The Dune team has started planning the next major release and we would like to share and discuss the current plan with the community. We expect to release Dune 3 in August 2021. Here is the corresponding page.

As with previous major releases, we put a lot of effort in backward compatibility. The majority of Dune users should not notice any breaking changes unless they explicitly opt into the new behaviour by increasing the version of the Dune language to 3.0 in the dune-project file. However, some of the changes that we plan to make are not specific to the way Dune deals with individual projects, and so they cannot be versioned through dune-project files. This means that a small number of packages may be broken by upgrading from Dune 2 to Dune 3. We are happy to help the authors of the affected packages to fix the breakage.

What’s new

Here are the main features we plan to include in Dune 3:

  • Incremental file-watching mode. Dune already supports a basic file-watching mode, activated by the -w flag, where the build is restarted whenever any source file changes. The current implementation is non-incremental: restarting really means restarting the build from scratch, which, for example, involves reparsing all dune files. On small-size projects, this is fast enough, but this clearly doesn’t scale well to large monorepos. We are making the file-watching mode fully incremental, to avoid redoing the computations whose inputs didn’t change since the previous build.

  • Dune RPC. We are working on adding an RPC server to Dune that will make it possible to control Dune programmatically (instead of using the command line), which is often desirable for integration with various other tools, such as editors.

  • Better support for warnings. Currently, if Dune executes a build command that reports a warning but doesn’t fail, that warning will only be shown to the user on the first build. Indeed, since the command succeeded, there is no need to rerun it again in subsequent builds unless its inputs change, and so the warning may go unnoticed and unfixed. This is why Dune turns warnings into errors by default, which can be annoying. Dune users (and we too) often complain about this, so we are working on better support for warnings.

What we plan to change

We plan to make two changes that affect the semantics of dune files in a backward-incompatible way.

  • Better scoping semantics. Dune provides some project-level scoping functionality, for example, it is possible to mark a library as private to prevent leaking the implementation details outside of a project. The current implementation of scoping has wrong semantics for nested vendored projects: a public library in the inner vendored project escapes its scope and is globally visible. This loophole caused problems for users, and we are going to remove it. This will be a breaking change but nested vendored projects are not very common, so this change will only affect a small number of users and in a positive way.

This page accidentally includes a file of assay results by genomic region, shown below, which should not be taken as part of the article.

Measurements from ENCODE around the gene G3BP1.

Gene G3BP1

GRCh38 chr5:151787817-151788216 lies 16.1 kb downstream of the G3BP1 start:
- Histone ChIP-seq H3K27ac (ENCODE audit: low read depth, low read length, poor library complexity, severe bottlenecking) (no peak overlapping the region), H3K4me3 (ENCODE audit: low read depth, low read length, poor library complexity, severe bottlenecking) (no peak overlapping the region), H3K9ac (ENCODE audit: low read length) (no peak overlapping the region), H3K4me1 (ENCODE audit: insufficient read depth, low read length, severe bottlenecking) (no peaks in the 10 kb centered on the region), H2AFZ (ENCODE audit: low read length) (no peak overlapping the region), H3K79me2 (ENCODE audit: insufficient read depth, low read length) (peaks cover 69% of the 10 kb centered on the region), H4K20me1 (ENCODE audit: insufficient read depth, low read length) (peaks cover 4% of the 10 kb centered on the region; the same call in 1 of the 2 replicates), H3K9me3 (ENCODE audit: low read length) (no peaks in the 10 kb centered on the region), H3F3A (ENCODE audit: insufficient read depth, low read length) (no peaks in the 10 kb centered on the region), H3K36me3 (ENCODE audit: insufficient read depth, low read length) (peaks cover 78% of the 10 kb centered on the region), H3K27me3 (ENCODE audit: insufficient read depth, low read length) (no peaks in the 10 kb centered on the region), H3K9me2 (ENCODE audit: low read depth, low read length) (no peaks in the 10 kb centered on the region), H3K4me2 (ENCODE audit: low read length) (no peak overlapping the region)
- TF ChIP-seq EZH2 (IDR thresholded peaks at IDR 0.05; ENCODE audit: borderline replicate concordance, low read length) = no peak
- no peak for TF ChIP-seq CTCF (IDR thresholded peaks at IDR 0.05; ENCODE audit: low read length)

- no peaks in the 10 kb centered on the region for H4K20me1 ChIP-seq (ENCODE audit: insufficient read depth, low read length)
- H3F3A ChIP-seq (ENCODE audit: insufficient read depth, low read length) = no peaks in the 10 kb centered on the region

• Disallow conditional cycles. Dune language makes it possible to declare optional libraries that depend on each other, as well as libraries that enable each other via enabled_if. The semantics of such conditional cycles had never been formalised. Furthermore, their existence significantly complicates Dune’s library resolution logic. We would like to simplify this part of Dune and plan to disallow conditional cycles. This is a breaking change but we are not aware of any packages that would actually be broken by this, so please get in touch if you have any concerns.

What we plan to remove

We plan to remove the features listed below. Please let us know if you will be affected and will need some help with the transition to Dune 3.

  • Support for opam 1. We believe that it is not used any more (it was deprecated in 2017), so we’d like to remove the associated code.

  • The external-lib-deps subcommand. This subcommand prints out an approximate set of external libraries that are required for building given targets, without running the build. While this feature is useful, over time the quality of approximation has degraded and the cost of maintenance has increased.

  • Automatic creation/editing of dune-project files. If there is no dune-project file, Dune interprets the dune file using the latest version of the Dune language, which changes over time. It is therefore a good practice to create a dune-project file to freeze the semantics of the dune file to a specific version of the language. Dune used to provide some support for creating and updating dune-project files automatically but in practice this feature caused a fair amount of confusion for users, so we are removing it.

  • Calling ocamlfind at runtime. When running Dune outside of an opam environment, Dune invokes ocamlfind if it is present to figure out where to look for installed libraries. This is bad for reproducibility and doesn’t feel useful anymore, so we plan to stop doing that. Dune will however continue to use the OCAMLPATH variable, as well as the search paths hard-coded at build time by the optional ./configure script.


This plan is not set in stone. If you don’t like it, please let us know and we will see how we can improve it.

Note that the Dune team is currently working on a few other features. They are not going to be synchronised with the Dune 3 release, which is why we didn’t mention them above. If you are waiting for them, don’t worry: they are still coming but not necessarily in Dune 3. And don’t hesitate to remind us about your favourite feature requests — this helps us to set priorities.